Brussels, Belguim - Cyber vulnerabilities in the private sector pose a serious threat to national security, the chairman of the Joint Chiefs of Staff said.
While military cyber defenses are formidable, civilian infrastructure and businesses often are targeted first and "present a significant vulnerability to our nation," Army Gen. Martin E. Dempsey said in an interview earlier this week in Rome, at the start of a two-nation European tour focused on threats to U.S. and European security.
Because of that, he said, the United States faces a "level playing field" against cyber threats.
"As the senior military officer of the most powerful military on the planet, I like to have the playing field tilted to my advantage,” he said. “I'd like the enemy to play uphill and us to play downhill." He ranks cybersecurity among his highest priorities, he added.
Legislation Needed for Information Sharing Cyber legislation is needed to protect the nation and to allow information sharing between the government and the private sector while safeguarding civil liberties, he said. President Barack Obama has made cybersecurity a top agenda item and pressed for new cyber legislation in last night's State of the Union address.
"We haven't done enough -- that's just not internal to the military,” Dempsey said. “We haven’t done enough as a nation."
The U.S. military depends on commercial networks, so the strongest military cyber defense still could be threatened by a weak link elsewhere, Dempsey said. "We have authorities and capabilities that allow us to do a pretty good job of defending ourselves," he added. "But the vulnerability of the rest of America is a vulnerability of ours, and that's what we have to reconcile."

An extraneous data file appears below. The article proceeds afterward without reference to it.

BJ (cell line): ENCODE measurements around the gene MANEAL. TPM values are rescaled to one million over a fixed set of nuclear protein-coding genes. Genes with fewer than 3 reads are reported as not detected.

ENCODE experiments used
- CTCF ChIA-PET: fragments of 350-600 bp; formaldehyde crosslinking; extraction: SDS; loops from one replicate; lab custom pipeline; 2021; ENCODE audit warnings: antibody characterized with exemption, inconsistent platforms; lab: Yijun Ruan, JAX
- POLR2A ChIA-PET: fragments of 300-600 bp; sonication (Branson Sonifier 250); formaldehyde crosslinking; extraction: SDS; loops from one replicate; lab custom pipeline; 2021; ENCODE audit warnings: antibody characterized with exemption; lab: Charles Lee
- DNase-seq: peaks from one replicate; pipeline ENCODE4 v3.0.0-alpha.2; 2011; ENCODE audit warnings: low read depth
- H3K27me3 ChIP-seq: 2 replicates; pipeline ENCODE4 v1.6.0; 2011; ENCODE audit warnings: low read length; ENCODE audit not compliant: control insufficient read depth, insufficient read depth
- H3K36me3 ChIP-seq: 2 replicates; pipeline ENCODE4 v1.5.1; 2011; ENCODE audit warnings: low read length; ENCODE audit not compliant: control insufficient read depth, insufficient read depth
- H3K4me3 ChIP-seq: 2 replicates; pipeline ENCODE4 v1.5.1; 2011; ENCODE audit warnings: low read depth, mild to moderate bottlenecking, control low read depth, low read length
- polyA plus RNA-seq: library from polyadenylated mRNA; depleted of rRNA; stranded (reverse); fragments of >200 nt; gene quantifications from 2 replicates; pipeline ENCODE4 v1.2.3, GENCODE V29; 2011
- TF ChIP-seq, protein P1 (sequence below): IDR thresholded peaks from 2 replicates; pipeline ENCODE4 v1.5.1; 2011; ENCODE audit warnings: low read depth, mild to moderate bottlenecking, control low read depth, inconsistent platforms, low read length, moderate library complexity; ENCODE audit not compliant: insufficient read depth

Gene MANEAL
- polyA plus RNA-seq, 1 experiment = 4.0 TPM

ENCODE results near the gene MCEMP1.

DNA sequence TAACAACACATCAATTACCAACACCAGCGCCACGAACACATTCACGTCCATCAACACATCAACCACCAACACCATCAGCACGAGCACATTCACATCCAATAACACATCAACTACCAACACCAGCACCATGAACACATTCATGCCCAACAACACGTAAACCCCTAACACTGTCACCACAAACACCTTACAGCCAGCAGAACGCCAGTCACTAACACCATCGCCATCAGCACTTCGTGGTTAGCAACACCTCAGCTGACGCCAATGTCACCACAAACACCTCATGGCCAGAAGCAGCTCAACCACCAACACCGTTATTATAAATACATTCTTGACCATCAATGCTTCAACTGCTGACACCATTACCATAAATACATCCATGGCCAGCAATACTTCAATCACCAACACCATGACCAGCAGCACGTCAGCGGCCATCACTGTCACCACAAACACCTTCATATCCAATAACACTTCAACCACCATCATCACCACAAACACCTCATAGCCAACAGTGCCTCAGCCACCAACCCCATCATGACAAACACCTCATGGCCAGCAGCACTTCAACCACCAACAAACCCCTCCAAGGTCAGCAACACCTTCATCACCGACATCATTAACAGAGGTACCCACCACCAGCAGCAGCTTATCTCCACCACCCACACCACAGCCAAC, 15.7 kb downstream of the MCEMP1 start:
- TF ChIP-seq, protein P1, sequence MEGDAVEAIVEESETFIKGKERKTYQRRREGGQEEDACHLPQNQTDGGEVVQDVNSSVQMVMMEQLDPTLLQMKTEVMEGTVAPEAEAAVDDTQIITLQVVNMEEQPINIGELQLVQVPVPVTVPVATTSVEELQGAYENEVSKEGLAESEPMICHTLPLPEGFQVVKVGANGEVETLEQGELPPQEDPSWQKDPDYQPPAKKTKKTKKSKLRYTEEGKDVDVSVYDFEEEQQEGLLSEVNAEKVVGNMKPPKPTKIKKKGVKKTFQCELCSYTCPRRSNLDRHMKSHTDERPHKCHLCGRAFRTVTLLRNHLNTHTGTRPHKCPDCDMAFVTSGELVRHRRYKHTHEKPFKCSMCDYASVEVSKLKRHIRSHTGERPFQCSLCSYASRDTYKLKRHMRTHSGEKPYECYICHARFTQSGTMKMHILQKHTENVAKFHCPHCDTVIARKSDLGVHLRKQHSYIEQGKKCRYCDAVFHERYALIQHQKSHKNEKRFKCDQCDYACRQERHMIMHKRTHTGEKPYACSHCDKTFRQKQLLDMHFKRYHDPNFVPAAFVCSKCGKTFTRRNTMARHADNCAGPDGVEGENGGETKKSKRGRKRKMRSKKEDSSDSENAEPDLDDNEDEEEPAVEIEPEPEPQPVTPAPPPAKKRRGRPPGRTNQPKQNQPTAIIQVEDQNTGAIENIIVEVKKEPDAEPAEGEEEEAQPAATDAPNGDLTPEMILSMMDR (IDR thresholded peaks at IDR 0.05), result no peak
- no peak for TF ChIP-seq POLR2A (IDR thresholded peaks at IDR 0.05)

More than 20 countries now have military units dedicated to employing cyber in war, the chairman noted. He said he is worried adversaries will seek to exploit vulnerabilities in civilian critical infrastructure, viewing that as a "softer" target than the military itself.
Cyberattacks Are Becoming a Part of Conflict Disruptive and destructive cyberattacks are becoming a part of conflict between states, within states and among nonstate actors, the general said.
"From the day I became chairman, I realized that on my term, cyber would become both a greater threat to our national interests, but also a more important component of military capability," he said.
While the U.S. dominates -- albeit with some constraints, whether air, space, land or sea -- the cyber domain is much different, Dempsey said, repeating that he doesn’t like that there are "actors out there who can compete with us on literally a level playing field."
The chairman noted the military two years ago stood up the U.S. Cyber Command, which committed resources and migrated capabilities to the combatant commander level.
Adversaries of the United States constantly seek to infiltrate networks and degrade capabilities, disrupt operations, or steal information, the chairman noted. "In cyber, we have competitors, and we have competitors who maybe aren’t as constrained by legal systems and freedoms as we are," he said. "It's going to be challenging to navigate this race."